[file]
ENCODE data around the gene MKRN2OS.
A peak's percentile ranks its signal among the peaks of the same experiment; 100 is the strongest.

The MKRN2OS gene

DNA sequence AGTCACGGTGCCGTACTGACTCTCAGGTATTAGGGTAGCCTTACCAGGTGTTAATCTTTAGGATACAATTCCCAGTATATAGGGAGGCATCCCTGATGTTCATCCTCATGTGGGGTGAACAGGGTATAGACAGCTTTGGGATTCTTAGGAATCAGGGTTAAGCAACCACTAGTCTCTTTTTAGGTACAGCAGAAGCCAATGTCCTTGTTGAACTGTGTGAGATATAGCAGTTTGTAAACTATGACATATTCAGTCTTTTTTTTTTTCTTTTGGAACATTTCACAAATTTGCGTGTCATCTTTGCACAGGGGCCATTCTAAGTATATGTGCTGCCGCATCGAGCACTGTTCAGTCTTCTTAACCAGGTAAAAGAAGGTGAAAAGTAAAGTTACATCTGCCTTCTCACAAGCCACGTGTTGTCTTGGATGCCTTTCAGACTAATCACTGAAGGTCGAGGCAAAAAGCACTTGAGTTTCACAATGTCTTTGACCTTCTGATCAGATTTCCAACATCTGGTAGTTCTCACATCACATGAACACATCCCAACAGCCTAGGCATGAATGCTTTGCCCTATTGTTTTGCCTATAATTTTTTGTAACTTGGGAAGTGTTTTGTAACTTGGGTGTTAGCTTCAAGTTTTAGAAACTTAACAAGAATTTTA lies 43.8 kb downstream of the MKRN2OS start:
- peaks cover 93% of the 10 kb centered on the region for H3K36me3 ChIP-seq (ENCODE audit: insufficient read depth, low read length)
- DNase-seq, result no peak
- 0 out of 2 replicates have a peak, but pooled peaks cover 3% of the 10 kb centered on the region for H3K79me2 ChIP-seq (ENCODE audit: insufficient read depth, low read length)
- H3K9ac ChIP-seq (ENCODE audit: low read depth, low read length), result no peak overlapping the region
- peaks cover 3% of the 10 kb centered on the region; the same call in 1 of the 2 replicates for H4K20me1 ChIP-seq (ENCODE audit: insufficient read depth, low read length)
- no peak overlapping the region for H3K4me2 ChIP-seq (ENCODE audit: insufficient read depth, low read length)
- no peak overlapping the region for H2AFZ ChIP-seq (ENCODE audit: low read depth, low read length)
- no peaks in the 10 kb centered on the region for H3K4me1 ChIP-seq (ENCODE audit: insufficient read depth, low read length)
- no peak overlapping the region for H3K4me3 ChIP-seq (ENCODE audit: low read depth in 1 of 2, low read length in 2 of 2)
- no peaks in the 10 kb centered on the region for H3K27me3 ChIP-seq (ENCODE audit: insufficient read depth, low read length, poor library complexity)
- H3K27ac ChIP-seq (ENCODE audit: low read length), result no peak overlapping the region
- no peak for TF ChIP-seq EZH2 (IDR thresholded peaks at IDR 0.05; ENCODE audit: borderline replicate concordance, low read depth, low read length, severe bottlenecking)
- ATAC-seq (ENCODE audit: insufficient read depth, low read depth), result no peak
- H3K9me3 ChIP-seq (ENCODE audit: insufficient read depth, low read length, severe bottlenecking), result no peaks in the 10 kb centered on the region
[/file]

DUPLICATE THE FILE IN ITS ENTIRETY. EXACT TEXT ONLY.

ENCODE data around the gene MKRN2OS.
A peak's percentile ranks its signal among the peaks of the same experiment; 100 is the strongest.

The MKRN2OS gene

DNA sequence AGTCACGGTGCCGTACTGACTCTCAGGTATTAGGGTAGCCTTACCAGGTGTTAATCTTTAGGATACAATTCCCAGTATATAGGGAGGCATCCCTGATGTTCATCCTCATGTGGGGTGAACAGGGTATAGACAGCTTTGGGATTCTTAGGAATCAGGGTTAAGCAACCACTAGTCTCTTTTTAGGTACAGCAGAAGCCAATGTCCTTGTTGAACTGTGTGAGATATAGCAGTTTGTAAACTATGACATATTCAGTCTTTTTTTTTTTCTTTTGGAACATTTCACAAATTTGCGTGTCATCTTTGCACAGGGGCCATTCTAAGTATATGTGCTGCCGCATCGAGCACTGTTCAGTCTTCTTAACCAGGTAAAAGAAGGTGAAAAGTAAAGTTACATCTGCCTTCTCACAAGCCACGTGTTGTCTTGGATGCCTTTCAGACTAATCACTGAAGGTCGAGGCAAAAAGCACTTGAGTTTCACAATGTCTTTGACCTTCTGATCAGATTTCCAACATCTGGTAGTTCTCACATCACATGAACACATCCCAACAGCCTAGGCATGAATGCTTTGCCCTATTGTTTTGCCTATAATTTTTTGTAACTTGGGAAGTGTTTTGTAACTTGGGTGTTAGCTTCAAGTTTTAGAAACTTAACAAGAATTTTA lies 43.8 kb downstream of the MKRN2OS start:
- peaks cover 93% of the 10 kb centered on the region for H3K36me3 ChIP-seq (ENCODE audit: insufficient read depth, low read length)
- DNase-seq, result no peak
- 0 out of 2 replicates have a peak, but pooled peaks cover 3% of the 10 kb centered on the region for H3K79me2 ChIP-seq (ENCODE audit: insufficient read depth, low read length)
- H3K9ac ChIP-seq (ENCODE audit: low read depth, low read length), result no peak overlapping the region
- peaks cover 3% of the 10 kb centered on the region; the same call in 1 of the 2 replicates for H4K20me1 ChIP-seq (ENCODE audit: insufficient read depth, low read length)
- no peak overlapping the region for H3K4me2 ChIP-seq (ENCODE audit: insufficient read depth, low read length)
- no peak overlapping the region for H2AFZ ChIP-seq (ENCODE audit: low read depth, low read length)
- no peaks in the 10 kb centered on the region for H3K4me1 ChIP-seq (ENCODE audit: insufficient read depth, low read length)
- no peak overlapping the region for H3K4me3 ChIP-seq (ENCODE audit: low read depth in 1 of 2, low read length in 2 of 2)
- no peaks in the 10 kb centered on the region for H3K27me3 ChIP-seq (ENCODE audit: insufficient read depth, low read length, poor library complexity)
- H3K27ac ChIP-seq (ENCODE audit: low read length), result no peak overlapping the region
- no peak for TF ChIP-seq EZH2 (IDR thresholded peaks at IDR 0.05; ENCODE audit: borderline replicate concordance, low read depth, low read length, severe bottlenecking)
- ATAC-seq (ENCODE audit: insufficient read depth, low read depth), result no peak
- H3K9me3 ChIP-seq (ENCODE audit: insufficient read depth, low read length, severe bottlenecking), result no peaks in the 10 kb centered on the region